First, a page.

Serum Acylcarnitines Associated with High Short-Term Mortality in Patients with Alcoholic Hepatitis.

Affiliation

Gao B(1)(2), Argemi J(3), Bataller R(3), Schnabl B(2)(4).
Author information:
(1)School of Marine Sciences, Nanjing University of Information Science and Technology, Nanjing 210044, China.
(2)Department of Medicine, University of California San Diego, La Jolla, CA 92093, USA.
(3)Pittsburgh Liver Research Center, Department of Medicine, Division of Gastroenterology, Hepatology and Nutrition, University of Pittsburgh Medical Center, Pittsburgh, PA 15260, USA.
(4)Department of Medicine, VA San Diego Healthcare System, San Diego, CA 92161, USA.

Abstract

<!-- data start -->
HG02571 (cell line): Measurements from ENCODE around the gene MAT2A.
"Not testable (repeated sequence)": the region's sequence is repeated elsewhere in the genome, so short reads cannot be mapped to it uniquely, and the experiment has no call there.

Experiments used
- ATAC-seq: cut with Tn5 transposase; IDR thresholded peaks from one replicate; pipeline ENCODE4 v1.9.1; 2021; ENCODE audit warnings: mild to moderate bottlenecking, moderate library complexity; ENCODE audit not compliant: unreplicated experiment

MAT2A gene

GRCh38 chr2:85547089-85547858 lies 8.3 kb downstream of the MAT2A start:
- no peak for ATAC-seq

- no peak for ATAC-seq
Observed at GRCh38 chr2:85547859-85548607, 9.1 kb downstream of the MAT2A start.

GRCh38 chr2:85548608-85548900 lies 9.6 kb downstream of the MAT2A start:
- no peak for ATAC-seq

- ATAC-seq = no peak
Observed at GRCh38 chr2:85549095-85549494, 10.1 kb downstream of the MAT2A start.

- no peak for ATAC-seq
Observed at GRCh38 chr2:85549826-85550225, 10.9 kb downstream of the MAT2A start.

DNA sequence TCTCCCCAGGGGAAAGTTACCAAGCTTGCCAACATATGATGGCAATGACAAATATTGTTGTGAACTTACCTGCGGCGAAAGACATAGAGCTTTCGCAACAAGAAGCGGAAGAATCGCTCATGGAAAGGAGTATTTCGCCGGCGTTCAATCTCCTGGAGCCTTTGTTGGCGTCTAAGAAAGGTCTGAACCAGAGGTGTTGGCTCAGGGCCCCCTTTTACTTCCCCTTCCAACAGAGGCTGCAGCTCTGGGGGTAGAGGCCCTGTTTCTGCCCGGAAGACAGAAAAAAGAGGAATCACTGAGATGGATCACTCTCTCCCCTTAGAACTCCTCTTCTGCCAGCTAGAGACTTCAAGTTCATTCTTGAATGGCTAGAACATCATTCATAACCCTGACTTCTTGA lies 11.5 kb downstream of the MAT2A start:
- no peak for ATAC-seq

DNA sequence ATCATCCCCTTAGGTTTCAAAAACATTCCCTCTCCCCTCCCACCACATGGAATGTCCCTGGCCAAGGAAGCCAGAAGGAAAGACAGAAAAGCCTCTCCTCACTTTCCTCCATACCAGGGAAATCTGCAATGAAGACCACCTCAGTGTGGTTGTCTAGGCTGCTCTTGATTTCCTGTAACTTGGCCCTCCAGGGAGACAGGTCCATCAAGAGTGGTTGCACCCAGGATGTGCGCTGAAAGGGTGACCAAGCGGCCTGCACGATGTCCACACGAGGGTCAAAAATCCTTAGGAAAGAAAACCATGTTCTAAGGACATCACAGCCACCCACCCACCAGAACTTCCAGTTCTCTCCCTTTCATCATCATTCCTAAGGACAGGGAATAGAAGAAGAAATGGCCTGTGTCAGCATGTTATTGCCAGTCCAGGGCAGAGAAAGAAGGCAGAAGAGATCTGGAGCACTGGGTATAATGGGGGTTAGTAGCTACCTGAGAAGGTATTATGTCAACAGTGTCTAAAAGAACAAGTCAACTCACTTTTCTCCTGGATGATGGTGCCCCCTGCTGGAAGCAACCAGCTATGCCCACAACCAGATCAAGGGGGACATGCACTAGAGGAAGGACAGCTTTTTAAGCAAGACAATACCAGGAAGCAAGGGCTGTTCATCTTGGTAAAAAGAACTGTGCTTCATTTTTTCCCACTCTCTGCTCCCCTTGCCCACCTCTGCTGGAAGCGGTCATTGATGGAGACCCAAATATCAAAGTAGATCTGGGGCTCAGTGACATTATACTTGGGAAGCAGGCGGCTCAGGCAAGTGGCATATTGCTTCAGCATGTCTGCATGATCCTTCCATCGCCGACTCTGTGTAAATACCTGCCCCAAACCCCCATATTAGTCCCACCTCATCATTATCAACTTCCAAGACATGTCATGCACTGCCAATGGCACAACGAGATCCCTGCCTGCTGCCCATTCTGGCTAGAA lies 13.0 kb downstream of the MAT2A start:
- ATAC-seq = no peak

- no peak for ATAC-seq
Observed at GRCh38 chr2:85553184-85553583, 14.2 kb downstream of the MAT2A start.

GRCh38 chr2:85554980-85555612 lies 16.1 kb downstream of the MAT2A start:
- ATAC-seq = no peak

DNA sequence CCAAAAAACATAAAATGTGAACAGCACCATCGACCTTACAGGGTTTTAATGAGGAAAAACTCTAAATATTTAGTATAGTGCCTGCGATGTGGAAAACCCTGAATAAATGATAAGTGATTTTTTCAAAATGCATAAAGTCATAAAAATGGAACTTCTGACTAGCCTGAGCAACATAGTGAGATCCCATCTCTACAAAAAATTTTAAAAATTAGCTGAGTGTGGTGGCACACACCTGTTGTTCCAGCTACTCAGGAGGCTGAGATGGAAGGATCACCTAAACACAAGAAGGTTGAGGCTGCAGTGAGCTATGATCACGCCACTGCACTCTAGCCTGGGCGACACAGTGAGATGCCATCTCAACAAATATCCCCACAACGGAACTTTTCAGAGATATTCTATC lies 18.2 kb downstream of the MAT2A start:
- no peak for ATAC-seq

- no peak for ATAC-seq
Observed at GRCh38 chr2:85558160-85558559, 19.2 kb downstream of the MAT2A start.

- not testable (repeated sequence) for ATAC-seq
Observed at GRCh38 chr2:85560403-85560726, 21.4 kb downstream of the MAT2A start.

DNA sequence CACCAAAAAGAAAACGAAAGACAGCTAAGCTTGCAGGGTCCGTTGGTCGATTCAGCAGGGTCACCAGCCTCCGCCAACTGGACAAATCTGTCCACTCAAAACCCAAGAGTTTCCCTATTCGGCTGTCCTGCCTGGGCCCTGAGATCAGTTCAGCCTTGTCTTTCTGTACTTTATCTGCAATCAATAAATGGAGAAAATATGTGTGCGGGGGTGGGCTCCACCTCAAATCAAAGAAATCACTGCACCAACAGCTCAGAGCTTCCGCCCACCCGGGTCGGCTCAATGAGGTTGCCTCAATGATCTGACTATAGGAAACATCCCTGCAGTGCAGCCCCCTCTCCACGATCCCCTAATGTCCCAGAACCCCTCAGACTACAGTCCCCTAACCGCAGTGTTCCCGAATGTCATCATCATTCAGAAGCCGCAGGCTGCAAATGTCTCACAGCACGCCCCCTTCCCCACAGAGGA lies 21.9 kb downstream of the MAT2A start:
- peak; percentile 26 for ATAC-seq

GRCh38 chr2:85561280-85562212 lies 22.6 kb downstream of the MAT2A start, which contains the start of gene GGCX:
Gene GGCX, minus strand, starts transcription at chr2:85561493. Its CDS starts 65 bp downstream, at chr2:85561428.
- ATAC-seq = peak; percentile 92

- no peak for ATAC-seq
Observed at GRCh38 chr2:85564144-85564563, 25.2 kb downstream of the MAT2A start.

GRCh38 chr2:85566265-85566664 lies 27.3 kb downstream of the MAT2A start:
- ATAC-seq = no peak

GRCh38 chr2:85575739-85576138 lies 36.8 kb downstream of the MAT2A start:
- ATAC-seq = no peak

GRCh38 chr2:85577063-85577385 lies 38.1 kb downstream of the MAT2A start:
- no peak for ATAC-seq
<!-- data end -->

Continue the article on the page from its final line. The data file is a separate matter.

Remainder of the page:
Alcohol-related liver disease is one of the most prevalent liver diseases in the United States. Early stages of alcohol-related liver disease are characterized by accumulation of triglycerides in hepatocytes. Alcoholic hepatitis is a severe form of alcohol-related liver disease associated with significant morbidity and mortality. We sought to identify patients who are at greatest risk of death using serum lipids. First, we performed lipidomics analysis on serum samples collected from 118 patients with alcoholic hepatitis to identify lipid markers that are associated with high risk of death. Next, we performed gene set enrichment analysis on liver transcriptomics data to identify dysregulated lipid metabolism in patients who received liver transplantation. Finally, we built a random forest model to predict 30-day mortality using serum lipids. A total of 277 lipids were annotated in the serum of patients with alcoholic hepatitis, among which 25 were significantly different between patients in the deceased and alive groups. Five chemical clusters were significantly altered between the two groups. In particular, acylcarnitine cluster was enriched in the deceased group. Several hepatic lipid metabolism pathways were dysregulated in patients with alcoholic hepatitis who received liver transplantation. The mRNA expression of genes involved in the fatty acid transport into mitochondria and β-oxidation were also dysregulated. When predicting 30-day mortality in alcoholic hepatitis patients using serum lipids, we found that the area under the curve achieved 0.95. Serum lipids such as acylcarnitines may serve as biomarkers to identify alcoholic hepatitis patients at the greatest risk of death.